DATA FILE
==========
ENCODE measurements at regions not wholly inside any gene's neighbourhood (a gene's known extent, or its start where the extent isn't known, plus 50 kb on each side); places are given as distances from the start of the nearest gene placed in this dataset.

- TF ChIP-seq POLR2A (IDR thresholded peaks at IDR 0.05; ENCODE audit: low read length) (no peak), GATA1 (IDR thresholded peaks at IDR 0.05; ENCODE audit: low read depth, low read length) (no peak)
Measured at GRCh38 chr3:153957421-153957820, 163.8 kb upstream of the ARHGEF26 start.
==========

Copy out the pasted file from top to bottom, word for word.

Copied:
ENCODE measurements at regions not wholly inside any gene's neighbourhood (a gene's known extent, or its start where the extent isn't known, plus 50 kb on each side); places are given as distances from the start of the nearest gene placed in this dataset.

- TF ChIP-seq POLR2A (IDR thresholded peaks at IDR 0.05; ENCODE audit: low read length) (no peak), GATA1 (IDR thresholded peaks at IDR 0.05; ENCODE audit: low read depth, low read length) (no peak)
Measured at GRCh38 chr3:153957421-153957820, 163.8 kb upstream of the ARHGEF26 start.